Once our immune system receives the signal that we are in a near-constant state of threat, it over and over again produces substances that trigger inflammation throughout the body.
Traumas disrupt the physical balance
As we know from the ACEs test, trauma increases our chances of developing multiple physical and mental illnesses, from depression and anxiety to heart attacks, cancer, obesity, and stroke. The research is irrefutable: people with unresolved trauma get sicker and die younger.
The ways trauma affects the body are varied and complex, and all forms of physical dysfunction share one common denominator: stress. Stress is more than just a psychological condition; it is an inner state that affects homeostasis. Homeostasis is a state of physical, emotional, and mental balance.
We experience a physiological stress response when our brain perceives that we do not have sufficient resources to survive an obstacle or threat (this is your general state when you have unresolved trauma). Addiction and stress expert Gabor Maté, who wrote When the body says no , among other things, calls this the ‘relationship between stress and illness.
When we are stressed, the body is no longer focused on maintaining homeostasis, the state of general well-being and balance, but on self-protection. Stress is inevitable (trying to avoid stress is stressful too!). Normative stress, for example, is a natural part of life: birth, death, marriage, divorce, and job loss are all things we experience as humans. In response to this, we can develop coping strategies so that we can return to our basic psychological and physiological states.
For example, we look for supportive aids, we learn how to calm ourselves, and we help our nervous system to restore homeostasis. This process of getting rid of and returning to our base state is called allostasis. This process allows us to develop biological resilience.
Fight or flight
You are probably familiar with the body’s stress response, often referred to as our fight or flight response. Fight and flight are two instinctive, automatic responses the body exhibits to stress (the third response is freeze or block). When we experience something as threatening, the brain’s fear center, the amygdala, is activated. Then the amygdala sends the message that we are under attack to the rest of our bodies, prompting the various body systems to mobilize the necessary rescue forces so that we survive.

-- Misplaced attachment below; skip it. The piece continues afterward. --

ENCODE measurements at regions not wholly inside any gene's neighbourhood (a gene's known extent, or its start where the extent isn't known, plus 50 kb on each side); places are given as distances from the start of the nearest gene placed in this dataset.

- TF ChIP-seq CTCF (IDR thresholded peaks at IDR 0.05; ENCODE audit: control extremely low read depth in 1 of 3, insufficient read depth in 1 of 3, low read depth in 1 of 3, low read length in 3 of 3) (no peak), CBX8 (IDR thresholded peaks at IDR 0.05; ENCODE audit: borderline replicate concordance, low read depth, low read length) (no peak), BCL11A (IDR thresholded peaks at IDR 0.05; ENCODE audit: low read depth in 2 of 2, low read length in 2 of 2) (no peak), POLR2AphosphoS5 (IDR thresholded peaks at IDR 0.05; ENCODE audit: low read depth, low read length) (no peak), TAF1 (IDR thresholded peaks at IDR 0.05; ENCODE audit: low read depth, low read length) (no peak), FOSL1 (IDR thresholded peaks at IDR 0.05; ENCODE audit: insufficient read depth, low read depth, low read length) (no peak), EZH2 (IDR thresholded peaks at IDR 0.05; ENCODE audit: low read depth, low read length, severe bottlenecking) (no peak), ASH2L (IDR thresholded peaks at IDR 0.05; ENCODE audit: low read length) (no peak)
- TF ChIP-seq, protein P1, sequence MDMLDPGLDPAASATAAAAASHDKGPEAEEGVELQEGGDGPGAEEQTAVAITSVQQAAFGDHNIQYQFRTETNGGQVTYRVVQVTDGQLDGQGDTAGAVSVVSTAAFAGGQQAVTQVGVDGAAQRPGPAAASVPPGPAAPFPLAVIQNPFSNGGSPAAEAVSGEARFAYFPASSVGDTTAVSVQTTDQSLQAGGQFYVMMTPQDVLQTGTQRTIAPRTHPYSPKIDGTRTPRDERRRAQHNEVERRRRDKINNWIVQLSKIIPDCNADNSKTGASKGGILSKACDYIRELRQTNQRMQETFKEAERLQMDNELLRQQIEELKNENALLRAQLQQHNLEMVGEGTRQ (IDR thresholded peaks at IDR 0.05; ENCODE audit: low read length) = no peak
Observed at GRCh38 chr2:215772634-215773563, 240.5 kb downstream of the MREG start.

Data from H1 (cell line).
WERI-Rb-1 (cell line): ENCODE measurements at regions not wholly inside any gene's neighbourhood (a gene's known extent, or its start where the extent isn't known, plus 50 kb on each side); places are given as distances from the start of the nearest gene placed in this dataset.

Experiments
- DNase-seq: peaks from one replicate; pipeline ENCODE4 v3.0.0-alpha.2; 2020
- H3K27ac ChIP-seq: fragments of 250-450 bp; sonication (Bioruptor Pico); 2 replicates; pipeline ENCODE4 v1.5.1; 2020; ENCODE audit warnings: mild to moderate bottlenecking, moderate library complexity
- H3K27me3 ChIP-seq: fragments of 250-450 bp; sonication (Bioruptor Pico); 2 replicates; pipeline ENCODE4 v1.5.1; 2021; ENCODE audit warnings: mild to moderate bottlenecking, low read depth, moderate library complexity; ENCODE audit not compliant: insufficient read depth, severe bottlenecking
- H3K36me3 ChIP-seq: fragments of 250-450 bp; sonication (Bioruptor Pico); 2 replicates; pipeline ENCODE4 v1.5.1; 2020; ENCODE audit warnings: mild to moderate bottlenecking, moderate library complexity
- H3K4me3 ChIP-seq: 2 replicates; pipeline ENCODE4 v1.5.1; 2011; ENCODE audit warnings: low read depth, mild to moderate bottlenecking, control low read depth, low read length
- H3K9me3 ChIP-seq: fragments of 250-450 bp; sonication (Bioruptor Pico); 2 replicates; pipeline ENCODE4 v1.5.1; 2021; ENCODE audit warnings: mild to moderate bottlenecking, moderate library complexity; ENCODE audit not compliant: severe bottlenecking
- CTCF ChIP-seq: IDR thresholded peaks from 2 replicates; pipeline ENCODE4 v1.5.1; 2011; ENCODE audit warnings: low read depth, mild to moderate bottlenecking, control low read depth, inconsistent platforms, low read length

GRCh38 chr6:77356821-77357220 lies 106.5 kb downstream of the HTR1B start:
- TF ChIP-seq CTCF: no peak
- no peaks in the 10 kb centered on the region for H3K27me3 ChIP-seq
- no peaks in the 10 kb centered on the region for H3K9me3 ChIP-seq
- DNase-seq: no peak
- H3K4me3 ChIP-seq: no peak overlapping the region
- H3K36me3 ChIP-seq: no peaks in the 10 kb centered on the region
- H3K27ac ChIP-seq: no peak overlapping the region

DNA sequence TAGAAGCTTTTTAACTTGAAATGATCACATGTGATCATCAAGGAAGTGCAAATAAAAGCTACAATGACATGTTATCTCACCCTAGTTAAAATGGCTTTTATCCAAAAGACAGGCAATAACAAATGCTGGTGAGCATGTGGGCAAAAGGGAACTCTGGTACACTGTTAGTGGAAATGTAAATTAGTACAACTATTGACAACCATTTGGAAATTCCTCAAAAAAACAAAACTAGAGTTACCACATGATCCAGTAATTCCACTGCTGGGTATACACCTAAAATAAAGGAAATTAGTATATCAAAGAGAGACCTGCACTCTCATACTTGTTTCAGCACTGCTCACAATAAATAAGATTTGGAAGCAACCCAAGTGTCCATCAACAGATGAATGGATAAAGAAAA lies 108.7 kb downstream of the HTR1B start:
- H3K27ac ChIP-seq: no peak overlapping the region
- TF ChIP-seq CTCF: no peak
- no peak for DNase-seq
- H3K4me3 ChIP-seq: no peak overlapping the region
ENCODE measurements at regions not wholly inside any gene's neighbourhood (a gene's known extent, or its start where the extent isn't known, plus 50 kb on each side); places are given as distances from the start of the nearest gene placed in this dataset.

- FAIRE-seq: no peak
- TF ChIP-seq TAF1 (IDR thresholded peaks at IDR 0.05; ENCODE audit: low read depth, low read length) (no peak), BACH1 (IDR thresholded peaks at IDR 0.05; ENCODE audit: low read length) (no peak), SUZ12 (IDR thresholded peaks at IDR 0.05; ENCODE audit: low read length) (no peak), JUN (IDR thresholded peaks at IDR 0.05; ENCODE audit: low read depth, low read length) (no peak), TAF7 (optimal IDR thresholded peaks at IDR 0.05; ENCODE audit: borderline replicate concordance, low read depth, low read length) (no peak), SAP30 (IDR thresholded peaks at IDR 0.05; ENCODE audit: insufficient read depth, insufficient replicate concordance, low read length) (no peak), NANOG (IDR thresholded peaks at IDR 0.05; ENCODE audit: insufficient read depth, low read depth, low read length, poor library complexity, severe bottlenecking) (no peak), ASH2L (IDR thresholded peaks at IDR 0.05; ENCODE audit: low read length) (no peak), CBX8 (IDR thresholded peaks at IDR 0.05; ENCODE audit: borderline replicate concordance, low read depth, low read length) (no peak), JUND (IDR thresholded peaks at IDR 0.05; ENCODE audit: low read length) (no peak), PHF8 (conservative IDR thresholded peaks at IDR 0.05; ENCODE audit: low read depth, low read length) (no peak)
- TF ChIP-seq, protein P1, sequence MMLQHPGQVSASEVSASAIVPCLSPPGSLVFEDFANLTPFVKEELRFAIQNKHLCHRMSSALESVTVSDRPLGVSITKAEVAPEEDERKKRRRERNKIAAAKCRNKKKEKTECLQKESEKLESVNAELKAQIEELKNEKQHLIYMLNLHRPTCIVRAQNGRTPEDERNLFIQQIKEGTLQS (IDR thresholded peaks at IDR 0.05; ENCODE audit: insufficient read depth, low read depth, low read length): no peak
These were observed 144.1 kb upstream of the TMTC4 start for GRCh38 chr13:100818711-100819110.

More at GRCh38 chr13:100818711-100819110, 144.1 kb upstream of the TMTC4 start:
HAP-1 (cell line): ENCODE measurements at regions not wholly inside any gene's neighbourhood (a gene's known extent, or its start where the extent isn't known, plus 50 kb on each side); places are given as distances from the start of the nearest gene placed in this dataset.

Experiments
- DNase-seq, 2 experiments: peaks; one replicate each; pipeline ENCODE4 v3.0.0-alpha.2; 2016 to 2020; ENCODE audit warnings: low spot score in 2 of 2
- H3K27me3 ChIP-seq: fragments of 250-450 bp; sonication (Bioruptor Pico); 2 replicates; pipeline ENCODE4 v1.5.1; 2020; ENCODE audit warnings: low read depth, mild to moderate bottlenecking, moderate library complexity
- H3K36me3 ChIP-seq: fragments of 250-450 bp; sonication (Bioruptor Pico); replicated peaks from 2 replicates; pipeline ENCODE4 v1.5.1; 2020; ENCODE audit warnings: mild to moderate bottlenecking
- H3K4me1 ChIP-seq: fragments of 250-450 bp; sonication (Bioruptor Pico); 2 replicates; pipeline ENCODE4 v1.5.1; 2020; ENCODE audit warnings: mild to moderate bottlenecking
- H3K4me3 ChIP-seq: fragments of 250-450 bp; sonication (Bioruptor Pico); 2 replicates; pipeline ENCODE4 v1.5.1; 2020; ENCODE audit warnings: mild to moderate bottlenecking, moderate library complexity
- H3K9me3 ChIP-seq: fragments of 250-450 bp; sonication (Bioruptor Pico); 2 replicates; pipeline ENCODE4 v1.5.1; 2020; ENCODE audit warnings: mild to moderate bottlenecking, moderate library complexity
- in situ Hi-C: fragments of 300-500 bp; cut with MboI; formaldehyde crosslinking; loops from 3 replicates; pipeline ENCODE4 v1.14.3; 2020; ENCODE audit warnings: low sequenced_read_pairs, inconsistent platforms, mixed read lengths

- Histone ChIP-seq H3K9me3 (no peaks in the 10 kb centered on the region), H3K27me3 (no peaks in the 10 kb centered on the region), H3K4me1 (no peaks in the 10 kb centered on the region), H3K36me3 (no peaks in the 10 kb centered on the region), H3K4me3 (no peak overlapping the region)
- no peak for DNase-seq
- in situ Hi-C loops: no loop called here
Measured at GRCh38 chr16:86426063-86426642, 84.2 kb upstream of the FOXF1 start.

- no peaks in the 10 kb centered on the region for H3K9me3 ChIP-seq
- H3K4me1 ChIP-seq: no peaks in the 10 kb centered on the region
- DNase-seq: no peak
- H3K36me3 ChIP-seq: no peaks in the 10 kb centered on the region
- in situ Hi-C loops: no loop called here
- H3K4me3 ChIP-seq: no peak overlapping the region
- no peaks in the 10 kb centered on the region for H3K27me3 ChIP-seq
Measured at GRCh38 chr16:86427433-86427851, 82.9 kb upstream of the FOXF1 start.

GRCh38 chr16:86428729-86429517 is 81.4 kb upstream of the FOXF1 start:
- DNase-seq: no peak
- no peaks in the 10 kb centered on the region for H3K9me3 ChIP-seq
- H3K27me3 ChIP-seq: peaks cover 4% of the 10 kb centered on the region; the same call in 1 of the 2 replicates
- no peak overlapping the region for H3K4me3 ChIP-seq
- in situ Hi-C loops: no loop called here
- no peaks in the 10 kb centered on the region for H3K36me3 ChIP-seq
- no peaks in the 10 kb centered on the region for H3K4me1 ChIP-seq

The consequences of chronic stress
While normative stress helps us grow and adapt, chronic stress — persistent stress that is constantly present — wears us out and damages every system in our bodies. When we are chronically stressed and unable to restore homeostasis—because we have never learned or developed adaptive coping strategies or the stress is too overwhelming to handle—some body systems become overactive and others are suppressed. In chronic stress, our adrenal glands continuously produce cortisol and other stress hormones, such as adrenaline.
Stress also activates the immune system, making it very alert and ready to spring into action at the slightest suspicion that something is wrong. Once our immune system receives the signal that we are in a near-constant state of threat, it over and over again produces substances that trigger inflammation throughout the body. These substances act as a fire starter for a variety of symptoms that indicate imbalance and dysfunction, increasing the risk of developing autoimmune diseases, chronic pain, and other diseases ranging from heart disease to cancer*.
If the immune system constantly gives inflammatory substances the wrong commands, the body can respond less and less well to real diseases. At the same time, inflammation occurs all over the body and can even affect the brain. Inflammation in the brain has been identified in various forms of psychological dysfunction and mental illness, ranging from depression and anxiety to psychoses.
Given the damage this can do, it is very important that you calm an overactive fight or flight response. If you don’t do anything about it, or get stuck in this reaction, your immune system will continue to trigger inflammatory responses throughout your body. “As long as the trauma is not resolved,” Bessel van der Kolk wrote in The Body Keeps the Score: Brain, Mind, and Body in the Healing of Trauma“The stress hormones the body secretes to protect itself continue to circulate in the body.
” The body must also expend an inordinate amount of energy “suppressing the inner chaos” of the trauma, or of the activated fight-or-flight response, which forces us even further into a disordered state. It’s a vicious circle, a physiological loop that repeats itself over and over.
Stress affects every system of the body, including the gut. It is therefore no coincidence that people with an anxiety disorder very often have problems with their gastrointestinal tract. When we are stressed, or scared or anxious, our bodies are less able to digest food and the food can either be held for too long – resulting in constipation – or released too quickly – resulting in irritable bowel syndrome (IBS) or diarrhea.
So it is very important to work on your unprocessed traumas and reduce chronic stress. The best step to processing trauma is to be guided by a good psychologist or therapist. They are specialized in trauma processing and psychological complaints. If you haven’t found this help yet, you can already start limiting stress reactions.